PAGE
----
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Is the Blame Game Making You Less Intelligent?

One of the most dysfunctional games we play in our families, corporations, political arenas, and pretty much anywhere you find people interacting with each other, is the blame game. Sadly, this has become the norm now in media and politics. When something happens, blame is immediately assigned. Of course, this prompts a torrent of conflict because not everyone sees the situation the same way (remember, we’re each making up our own stories) and it will probably take some investigation to determine the details. But the details are often of little value if we're still using them to cast blame.

It’s true that we can learn how to handle conflict more effectively, but how about minimizing conflict by refusing to play the blame game in the first place? How would we do that? Well, it starts with replacing blame with ownership.

What does that mean in cases where we’re not personally involved? True, we didn’t commit the crime or make the mistake but, becoming aware of it, we can own our attitude and take responsibility for choosing a helpful one. Instead of jumping on the blame bandwagon we could focus on finding a solution rather than pointing fingers.

For instance, your spouse slams into the garage door when he’s parking in a hurry. OK, they’re already feeling bad about that, no need to pile on. They’re already piling on their own blame for a careless moment. What do they need from you? Some comfort, obviously. We all do stupid things from time to time, no one is perfect. And when we screw up it triggers memories of past miscues. Over time, that can ravage our self-image and develop a kind of performance anxiety where we actually set ourselves up for even more failure, as if to confirm that what we think about ourselves ­ “I’m a loser!” ­ is true.

How about when you are involved in the situation that turns out poorly? Too often people cross their arms pointing in any direction but their own to assign the blame (unfortunately, this practice has become so common in some companies that employees refer to the gesture as adopting the “Corporate Coat of Arms”). But when we fail to take ownership for our role in what happens, we also cheat ourselves out of a learning opportunity. In fact, we actually compromise our intelligence by not making the connection between what happened and what we (individually and collectively) might have done differently to avoid that outcome.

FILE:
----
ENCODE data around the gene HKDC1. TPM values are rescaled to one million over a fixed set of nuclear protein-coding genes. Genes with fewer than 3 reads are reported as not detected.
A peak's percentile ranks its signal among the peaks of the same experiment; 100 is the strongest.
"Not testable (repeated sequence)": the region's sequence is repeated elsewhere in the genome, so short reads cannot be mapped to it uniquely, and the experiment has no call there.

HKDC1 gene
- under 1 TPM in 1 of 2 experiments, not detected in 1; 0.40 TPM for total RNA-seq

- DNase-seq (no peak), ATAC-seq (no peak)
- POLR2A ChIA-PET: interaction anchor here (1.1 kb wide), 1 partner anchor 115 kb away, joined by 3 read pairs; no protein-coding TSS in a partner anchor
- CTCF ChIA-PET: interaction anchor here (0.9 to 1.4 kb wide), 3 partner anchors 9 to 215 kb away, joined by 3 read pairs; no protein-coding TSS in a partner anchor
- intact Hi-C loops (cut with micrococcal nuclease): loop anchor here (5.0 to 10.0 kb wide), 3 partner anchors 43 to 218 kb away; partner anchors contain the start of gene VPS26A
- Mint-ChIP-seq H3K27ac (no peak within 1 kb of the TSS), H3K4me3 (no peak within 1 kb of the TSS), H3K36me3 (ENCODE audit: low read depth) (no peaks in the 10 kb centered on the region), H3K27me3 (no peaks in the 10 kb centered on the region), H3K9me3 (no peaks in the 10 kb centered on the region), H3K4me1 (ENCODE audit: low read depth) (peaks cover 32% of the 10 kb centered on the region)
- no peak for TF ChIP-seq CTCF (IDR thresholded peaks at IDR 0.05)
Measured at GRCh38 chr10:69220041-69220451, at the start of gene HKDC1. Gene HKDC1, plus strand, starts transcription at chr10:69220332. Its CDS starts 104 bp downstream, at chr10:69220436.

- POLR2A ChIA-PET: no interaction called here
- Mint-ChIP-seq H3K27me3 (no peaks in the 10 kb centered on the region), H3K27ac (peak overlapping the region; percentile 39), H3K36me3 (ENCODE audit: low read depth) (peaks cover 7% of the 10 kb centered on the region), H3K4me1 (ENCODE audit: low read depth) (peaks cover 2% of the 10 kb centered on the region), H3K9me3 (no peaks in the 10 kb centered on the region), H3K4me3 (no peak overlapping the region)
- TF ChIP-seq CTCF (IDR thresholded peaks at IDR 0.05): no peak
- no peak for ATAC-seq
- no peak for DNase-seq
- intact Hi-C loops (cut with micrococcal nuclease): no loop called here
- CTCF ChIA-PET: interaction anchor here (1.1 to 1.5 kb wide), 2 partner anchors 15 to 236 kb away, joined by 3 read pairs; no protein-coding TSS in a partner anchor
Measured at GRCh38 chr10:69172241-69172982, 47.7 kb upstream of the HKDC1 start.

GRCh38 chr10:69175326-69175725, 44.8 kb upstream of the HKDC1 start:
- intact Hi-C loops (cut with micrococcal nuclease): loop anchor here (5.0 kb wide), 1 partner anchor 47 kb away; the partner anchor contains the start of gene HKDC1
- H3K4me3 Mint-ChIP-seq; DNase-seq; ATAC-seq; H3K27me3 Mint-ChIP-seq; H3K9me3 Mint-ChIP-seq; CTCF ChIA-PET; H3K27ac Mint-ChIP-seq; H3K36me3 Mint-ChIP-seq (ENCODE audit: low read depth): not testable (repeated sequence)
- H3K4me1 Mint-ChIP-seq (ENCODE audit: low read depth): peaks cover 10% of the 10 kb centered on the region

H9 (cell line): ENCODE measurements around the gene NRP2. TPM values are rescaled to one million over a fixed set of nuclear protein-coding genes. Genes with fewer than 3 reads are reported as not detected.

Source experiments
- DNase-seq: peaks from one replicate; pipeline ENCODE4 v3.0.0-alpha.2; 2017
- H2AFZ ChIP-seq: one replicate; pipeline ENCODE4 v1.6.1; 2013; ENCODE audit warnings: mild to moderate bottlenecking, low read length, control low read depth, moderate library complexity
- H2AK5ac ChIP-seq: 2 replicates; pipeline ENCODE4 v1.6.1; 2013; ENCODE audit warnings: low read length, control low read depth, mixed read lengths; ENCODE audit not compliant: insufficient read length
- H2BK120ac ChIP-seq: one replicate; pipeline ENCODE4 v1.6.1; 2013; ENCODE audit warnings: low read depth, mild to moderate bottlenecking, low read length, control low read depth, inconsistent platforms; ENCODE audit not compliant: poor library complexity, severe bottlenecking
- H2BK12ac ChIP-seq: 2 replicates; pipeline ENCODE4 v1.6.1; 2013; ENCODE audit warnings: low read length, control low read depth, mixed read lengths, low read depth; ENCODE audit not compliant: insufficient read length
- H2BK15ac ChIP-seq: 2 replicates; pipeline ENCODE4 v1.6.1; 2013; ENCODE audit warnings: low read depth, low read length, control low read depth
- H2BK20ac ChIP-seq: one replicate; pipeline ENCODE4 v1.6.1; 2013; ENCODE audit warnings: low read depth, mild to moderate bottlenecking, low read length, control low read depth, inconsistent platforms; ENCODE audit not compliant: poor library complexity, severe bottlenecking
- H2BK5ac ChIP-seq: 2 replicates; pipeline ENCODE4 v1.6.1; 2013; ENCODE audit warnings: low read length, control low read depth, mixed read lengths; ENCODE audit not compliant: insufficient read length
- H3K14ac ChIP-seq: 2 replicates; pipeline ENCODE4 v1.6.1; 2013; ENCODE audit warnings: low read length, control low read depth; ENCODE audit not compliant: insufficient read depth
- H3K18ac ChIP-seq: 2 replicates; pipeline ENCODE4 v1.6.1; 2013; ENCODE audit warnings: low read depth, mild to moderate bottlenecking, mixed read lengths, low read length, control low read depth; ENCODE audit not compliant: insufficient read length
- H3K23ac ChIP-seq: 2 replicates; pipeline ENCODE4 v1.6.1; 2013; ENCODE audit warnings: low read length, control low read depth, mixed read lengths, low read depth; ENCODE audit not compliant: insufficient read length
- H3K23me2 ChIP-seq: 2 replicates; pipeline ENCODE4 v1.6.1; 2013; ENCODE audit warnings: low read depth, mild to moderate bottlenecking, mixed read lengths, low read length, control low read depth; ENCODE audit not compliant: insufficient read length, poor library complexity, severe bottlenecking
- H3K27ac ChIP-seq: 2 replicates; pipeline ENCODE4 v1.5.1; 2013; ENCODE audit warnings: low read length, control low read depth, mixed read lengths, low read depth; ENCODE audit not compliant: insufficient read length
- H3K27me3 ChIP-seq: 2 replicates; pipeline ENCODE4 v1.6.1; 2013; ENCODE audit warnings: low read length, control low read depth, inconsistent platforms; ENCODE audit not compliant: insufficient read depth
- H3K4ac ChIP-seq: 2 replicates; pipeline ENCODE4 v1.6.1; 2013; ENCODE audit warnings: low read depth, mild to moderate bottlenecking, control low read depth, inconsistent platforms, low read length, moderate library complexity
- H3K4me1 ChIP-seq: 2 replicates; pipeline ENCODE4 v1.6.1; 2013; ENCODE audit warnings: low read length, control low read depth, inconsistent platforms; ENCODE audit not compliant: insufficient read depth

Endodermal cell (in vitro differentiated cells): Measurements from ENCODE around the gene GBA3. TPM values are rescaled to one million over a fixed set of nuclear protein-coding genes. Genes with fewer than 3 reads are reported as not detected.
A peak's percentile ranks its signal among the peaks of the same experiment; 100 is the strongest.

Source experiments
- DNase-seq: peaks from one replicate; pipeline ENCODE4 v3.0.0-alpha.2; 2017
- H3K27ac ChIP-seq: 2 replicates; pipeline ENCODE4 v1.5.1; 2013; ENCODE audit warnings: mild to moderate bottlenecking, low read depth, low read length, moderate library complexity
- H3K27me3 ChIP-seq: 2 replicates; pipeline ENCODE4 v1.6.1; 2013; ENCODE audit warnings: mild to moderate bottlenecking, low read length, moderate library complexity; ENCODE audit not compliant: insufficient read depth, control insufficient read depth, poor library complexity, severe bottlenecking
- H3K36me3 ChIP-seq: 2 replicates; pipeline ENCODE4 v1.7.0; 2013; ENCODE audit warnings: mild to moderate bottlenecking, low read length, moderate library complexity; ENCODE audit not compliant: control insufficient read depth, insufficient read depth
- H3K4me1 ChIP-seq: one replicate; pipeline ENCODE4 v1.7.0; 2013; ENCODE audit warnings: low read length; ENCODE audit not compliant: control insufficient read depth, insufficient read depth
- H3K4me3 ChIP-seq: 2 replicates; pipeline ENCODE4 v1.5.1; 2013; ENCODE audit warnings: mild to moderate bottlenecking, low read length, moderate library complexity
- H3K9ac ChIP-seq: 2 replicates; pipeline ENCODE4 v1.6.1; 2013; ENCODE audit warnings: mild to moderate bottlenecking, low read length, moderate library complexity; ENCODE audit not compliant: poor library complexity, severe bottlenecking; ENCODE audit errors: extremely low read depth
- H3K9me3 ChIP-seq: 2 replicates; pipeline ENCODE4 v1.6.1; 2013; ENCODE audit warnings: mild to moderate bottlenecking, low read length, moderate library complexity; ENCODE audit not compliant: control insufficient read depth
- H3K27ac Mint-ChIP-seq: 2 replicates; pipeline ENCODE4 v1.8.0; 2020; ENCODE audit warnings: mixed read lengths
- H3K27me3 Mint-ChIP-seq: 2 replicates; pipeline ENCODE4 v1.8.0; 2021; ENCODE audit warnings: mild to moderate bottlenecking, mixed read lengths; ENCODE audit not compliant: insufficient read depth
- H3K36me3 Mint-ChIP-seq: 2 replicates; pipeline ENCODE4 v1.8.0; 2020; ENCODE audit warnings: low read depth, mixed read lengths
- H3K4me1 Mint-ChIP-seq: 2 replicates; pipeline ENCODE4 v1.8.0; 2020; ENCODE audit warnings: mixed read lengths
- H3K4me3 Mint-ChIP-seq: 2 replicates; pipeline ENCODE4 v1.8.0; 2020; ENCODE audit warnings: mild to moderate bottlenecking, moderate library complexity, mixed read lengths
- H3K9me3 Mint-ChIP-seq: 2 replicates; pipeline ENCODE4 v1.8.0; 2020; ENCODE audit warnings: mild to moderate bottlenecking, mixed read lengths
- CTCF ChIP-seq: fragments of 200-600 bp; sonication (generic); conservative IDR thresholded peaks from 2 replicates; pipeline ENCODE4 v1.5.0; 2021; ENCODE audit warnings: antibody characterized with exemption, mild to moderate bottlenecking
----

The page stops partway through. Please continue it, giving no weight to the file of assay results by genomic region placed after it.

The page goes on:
I (Chris) remember a Native American friend whose grandfather came to visit him one time. While at my friend’s house that weekend, I was complaining about something that I felt had happened “to me” even though I was part of the process. My friend’s grandfather listened from across the room and the offered me some sage advice. “Life is kind,” he said. “She will bring you back your lessons over and over again until you have learned them.”

While I was frustrated at the time, as I reflected on his statement, what puzzled me most is that he began his advice by stating that "life is kind" by allowing us to face the same challenges over and over again. The more I thought about it, though, the more his words began to impact me. Every moment is an opportunity to learn--to increase our intelligence--if we choose to see it that way.

True friends support each other to face facts, learn, and move on. So do genuine business colleagues. It’s inevitable that mistakes will happen. Next time you’re faced with one, try the supportive approach: “This happened. OK, what are the implications? What do we need to do now? How can I help? What can we learn?”

We can become solution centered, rather than problem-centered. It just takes one person to inspire others, not to deny what’s happened and keep repeating mistakes, but to relate together beyond blame and co-create solutions together.

Here’s your Thriving tip for the week:

“The next time someone close to you makes a mistake,

try engaging with them to create a solution together.”

Christopher Harding and Will Wilkinson

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